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Wenting Li/Wenting Li

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On the flight to see my mom – who winters in warm Arizona – the man seated next to me started to speak about gun control. How there is a “crazy” on every corner, and how the “crazies” shouldn’t be able to get a gun.

What he didn’t know was that he was talking to a “crazy.”

I live with schizoaffective disorder. I know the name seems scary. It is a lonely, difficult and demanding illness, that combines the symptoms of schizophrenia with the symptoms of a major mood disorder. Although arduous to manage, it is a treatable illness. I did not cause it. It is a medical problem, just like heart disease.

Living with a psychotic illness takes an incredible amount of work. Even on medications, most people still experience some symptoms, which can be onerous and intrusive. You can learn strategies to live with these symptoms, but you’re never totally free. I no longer experience hallucinations or delusions, but there is not a day that goes by that I don’t feel the pang of paranoia, the breathlessness of anxiety, the obsessive pull of rumination or the lingering fear of that thick, black wave of depression.

Some days I worry that people are angry with me, and I don’t know what I’ve done. Other days it’s about identity theft and whether or not someone is stealing my mail. Sometimes, I find myself driving in circles because I’m suspicious of the cars behind me. I doubt and I worry and I visit dark corners. I have to check and re-check reality. I must challenge my assumptions and disregard improbable motives. This is what many of us stirred by this illness do.

You’d never know I was experiencing these symptoms. Even my most beloveds were surprised to learn that I’m constantly filtering and verifying my thoughts. I’ve learned to keep my symptoms hidden. It’s a sort of silent suffering. I don’t want people to know. Shame can boil deep. I insist on working, going to school, writing and spending time with friends and family. I insist on living, despite the consistent and relentless attacks. I insist on trying to find light wherever it may be.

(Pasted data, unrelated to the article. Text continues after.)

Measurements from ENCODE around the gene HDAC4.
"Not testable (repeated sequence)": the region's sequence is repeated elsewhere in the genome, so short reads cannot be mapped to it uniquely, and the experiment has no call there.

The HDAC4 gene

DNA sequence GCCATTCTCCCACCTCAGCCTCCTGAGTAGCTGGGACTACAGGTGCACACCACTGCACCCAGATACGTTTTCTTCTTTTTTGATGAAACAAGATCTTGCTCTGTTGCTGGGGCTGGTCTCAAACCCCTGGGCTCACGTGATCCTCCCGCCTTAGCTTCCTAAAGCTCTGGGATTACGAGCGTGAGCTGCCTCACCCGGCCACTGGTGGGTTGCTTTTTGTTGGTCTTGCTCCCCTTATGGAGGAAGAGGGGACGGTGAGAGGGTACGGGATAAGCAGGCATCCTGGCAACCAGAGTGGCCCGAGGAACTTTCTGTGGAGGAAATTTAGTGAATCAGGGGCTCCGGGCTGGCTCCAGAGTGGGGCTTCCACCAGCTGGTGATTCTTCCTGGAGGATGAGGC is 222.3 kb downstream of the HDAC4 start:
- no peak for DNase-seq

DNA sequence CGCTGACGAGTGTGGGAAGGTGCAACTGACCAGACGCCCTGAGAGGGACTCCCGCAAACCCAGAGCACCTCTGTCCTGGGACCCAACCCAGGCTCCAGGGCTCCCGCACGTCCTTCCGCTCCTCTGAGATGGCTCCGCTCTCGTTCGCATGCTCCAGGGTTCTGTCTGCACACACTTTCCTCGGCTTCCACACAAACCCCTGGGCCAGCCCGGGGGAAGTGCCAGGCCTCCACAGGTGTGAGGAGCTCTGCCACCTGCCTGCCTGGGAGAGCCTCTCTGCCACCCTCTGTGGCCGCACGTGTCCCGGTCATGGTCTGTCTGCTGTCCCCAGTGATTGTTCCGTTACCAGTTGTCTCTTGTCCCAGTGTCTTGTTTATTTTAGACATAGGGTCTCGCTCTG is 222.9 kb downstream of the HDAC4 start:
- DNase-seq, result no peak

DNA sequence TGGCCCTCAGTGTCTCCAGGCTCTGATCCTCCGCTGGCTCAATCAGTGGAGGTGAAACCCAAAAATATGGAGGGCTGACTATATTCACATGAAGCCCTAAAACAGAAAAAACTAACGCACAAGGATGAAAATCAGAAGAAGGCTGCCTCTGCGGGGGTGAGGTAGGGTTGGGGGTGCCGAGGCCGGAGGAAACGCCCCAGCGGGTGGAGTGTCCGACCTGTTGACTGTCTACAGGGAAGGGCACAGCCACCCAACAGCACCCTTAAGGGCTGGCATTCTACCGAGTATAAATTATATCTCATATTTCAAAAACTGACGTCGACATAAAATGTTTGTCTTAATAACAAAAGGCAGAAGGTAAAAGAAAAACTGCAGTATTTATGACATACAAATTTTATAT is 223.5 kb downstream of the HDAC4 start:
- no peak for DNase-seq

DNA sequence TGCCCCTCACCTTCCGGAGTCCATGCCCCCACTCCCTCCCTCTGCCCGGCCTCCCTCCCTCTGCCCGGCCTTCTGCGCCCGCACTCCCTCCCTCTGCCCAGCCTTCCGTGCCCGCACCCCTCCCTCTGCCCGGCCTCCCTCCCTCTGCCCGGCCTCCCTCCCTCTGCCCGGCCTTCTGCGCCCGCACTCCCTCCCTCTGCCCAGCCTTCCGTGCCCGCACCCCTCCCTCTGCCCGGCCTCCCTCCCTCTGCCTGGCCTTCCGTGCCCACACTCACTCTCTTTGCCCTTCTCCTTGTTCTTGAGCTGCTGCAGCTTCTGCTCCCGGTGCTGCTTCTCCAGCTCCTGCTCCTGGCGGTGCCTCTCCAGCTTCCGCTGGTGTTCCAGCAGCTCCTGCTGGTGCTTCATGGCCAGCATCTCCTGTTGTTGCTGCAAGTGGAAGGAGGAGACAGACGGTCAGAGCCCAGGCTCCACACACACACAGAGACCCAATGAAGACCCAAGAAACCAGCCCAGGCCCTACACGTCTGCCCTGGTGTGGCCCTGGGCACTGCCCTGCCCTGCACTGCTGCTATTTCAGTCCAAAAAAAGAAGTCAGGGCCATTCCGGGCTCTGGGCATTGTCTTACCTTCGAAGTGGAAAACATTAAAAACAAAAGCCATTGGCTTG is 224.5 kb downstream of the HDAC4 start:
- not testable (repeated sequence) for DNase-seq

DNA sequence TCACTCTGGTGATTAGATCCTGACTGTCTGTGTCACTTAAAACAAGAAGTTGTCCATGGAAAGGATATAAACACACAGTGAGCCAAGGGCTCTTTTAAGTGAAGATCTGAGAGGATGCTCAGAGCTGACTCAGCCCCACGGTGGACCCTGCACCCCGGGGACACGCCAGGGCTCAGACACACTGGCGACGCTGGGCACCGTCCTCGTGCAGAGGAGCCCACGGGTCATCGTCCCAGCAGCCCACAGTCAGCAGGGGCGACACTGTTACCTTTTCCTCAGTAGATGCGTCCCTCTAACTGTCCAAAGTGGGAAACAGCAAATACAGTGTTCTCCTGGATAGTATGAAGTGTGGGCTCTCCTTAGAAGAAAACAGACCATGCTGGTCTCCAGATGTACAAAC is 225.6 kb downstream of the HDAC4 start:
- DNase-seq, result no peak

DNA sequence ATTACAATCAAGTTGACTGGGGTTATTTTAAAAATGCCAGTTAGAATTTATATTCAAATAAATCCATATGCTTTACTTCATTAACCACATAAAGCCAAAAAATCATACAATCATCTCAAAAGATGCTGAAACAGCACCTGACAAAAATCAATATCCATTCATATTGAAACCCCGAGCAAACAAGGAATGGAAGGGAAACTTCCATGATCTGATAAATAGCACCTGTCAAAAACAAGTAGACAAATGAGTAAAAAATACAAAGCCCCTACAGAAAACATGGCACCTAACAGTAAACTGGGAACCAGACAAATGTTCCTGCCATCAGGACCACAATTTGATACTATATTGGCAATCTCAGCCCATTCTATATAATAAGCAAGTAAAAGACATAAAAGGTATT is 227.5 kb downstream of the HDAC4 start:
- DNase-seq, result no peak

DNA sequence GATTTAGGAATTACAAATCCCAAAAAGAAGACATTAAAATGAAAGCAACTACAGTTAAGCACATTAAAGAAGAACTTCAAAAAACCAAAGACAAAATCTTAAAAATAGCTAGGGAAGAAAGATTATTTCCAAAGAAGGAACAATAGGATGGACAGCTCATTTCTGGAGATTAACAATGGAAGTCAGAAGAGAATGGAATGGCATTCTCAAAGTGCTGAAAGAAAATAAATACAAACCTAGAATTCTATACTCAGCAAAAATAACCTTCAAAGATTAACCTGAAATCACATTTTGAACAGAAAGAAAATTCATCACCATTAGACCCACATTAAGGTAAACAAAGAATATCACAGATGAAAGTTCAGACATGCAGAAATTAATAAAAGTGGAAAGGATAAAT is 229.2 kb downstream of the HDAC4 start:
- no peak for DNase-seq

I have never physically harmed another person. I have no drive to cause harm to anyone. In fact, I work hard at being a good, kind, open-hearted person. Yet, somehow, I’m cast into a category that labels me as dangerous.

Newspaper headlines and news clips love to tie violence to mental illness. You should see the look on people’s faces when they hear you have an illness with “schizo” in the title! People are repelled and afraid. The assumptions are rapid and severe. I’ve had people scared to sit in the seat next to me.

The judgment and stigma stings. I give educational talks in the community for the Schizophrenia Society of Alberta, and I am always shocked at some of the hurtful and judgmental questions I’m asked: “Are you allowed out at night?” “Does your sister feel safe leaving her children with you?” “Do people with your illness actually have any friends or meaningful relationships?”

I’m a person with hopes and dreams. I’m Auntie Mamy to a niece and two nephews – beautiful, bright children who I happily help carpool all over the city. I’m a caretaker for my father as he loses his memories. I have a tender heart that aches when it sees suffering, and I try whenever possible to help ease the weight. I have the dearest of dear friends. Sometimes I feel so much joy that it feels like it touches the marrow of my bones. And because I have known sorrow and torment, I’m determined to find the beauty in every single thing. Have you ever seen a flock of waxwings? I didn’t know that silk could soar!

I’m not my illness. I’m a sister and a friend and an auntie and a daughter and an employee and a student and an author. Most of all, I am a human being. I live a very full and engaged life despite my affliction. And I have accomplished amazing things.

The news often screams about the dangers of people with mental illnesses. I’m in no way dismissing the violent acts that have been perpetrated, but what I beg people to know and understand is that violence is not a symptom of schizophrenia or related disorders. In reality, many people who experience these illnesses tend to isolate and withdraw from society, and some are at risk for self-harm. The truth is, people who live with a mental illness are far more likely to be a victim of violence than to ever be the perpetrator. The people I know who live with schizophrenia and related disorders are some of the kindest, most courageous people you could ever meet.

I work at my wellness every day. And I experience pain and exclusion as deeply as a “normal” person. I’ve overcome a lot in my life, but I still struggle with my illness, still sometimes ache for love and acceptance.

Despite the callousness of my neighbour on the flight to Arizona, it was good to see my mom. We both enjoyed spending time sifting through tender childhood memories in the warmth of the desert sun. It wasn’t so good to see a gun in a stranger’s pocket in the lineup at the grocery store. I thought: One bump of a grocery cart and that gun could be triggered. That terrified me.

There are hundreds of ways to feel safe – hundreds of ways that don’t involve the possibility or accusation of violence. Let’s start by not labelling.

Amy Willans lives in Edmonton.

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